This week’s Object is a rather faded and grubby green woven bag, which accompanied the Archive of Barbara Bruce. Archives received in Special Collections often contain objects as well as documents. Sometimes, as in this case, these survivals can shed new light on the archives that contain them.
Barbara Bruce (1906-1976) was a Quaker, sculptor and volunteer nurse and relief worker in India in the 1940s. She immersed herself in Indian life, culture and ideas, and in particular the philosophies of Gandhi, spending time at Sevagram, the ashram and village community which he created. Barbara returned to England permanently in 1950, but kept in touch with her many friends and colleagues in India. Her contacts included David Hoggett, founder of Commonweal Library, which was based on Gandhi’s idea of sarvodaya: the good of all.
Barbara’s Archive is a rich collection of letters and photographs which vividly illustrate her interests and friendships in India. It also includes fascinating postcards, like this one.
So what about the bag? It is a clue to Barbara’s interest in another Gandhian idea. Her story was researched by our Project Archivist, Helen Roberts, as part of the PaxCat Project, which brought our collections about peace history to life. It became clear to Helen as she worked on the archive that the bag was significant. As she wrote on the PaxCat blog,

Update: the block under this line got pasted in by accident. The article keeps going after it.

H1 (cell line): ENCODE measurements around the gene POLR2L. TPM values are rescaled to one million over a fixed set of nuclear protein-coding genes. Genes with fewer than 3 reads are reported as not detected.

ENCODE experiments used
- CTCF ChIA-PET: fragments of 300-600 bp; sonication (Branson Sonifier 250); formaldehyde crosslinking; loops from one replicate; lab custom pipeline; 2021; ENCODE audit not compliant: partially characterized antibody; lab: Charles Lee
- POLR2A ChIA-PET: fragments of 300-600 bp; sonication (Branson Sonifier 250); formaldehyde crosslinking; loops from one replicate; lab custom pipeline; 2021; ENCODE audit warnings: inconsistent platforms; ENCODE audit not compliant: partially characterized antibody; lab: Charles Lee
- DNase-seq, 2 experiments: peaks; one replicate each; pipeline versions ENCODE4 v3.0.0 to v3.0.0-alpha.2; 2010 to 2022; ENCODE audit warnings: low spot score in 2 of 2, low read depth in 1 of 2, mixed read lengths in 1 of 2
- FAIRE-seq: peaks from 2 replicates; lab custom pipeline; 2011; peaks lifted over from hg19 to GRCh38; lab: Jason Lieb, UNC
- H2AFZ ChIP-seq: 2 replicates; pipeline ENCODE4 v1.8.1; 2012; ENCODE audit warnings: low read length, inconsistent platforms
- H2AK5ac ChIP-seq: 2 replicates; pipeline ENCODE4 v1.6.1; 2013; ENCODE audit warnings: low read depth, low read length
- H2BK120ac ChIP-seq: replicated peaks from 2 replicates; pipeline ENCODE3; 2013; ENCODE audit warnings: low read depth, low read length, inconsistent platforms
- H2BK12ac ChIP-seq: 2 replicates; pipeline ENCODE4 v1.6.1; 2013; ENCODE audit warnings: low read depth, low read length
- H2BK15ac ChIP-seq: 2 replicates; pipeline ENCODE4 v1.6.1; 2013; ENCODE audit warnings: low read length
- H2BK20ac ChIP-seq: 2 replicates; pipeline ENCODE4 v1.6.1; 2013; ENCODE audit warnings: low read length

“It’s a reasonable assumption that Barbara wove it herself. During early 1942 she spent time at Khadi Bhangar rural spinning centre in Narsinghpur in the Central Provinces. The charka (spinning wheel) and khadi (handspun, handwoven cloth) were symbolic of the Gandhian idea of village development and self reliance upon which the goal of Indian independence was based. Barbara’s friend and fellow nurse Margaret Jones wore khadi, as did Barbara. She reports the reaction from her English colleagues at a hospital in Bombay in a letter from April 1941: ‘See! She wears khadi – she is anti-British!’”.
Thus the little bag symbolises Barbara’s engagement with India, with Gandhi’s ideas and her commitment to them in her own life. Find out more about her extraordinary story on the PaxCat blog, the Archive web page, and the entry for the Archive on the Archives Hub.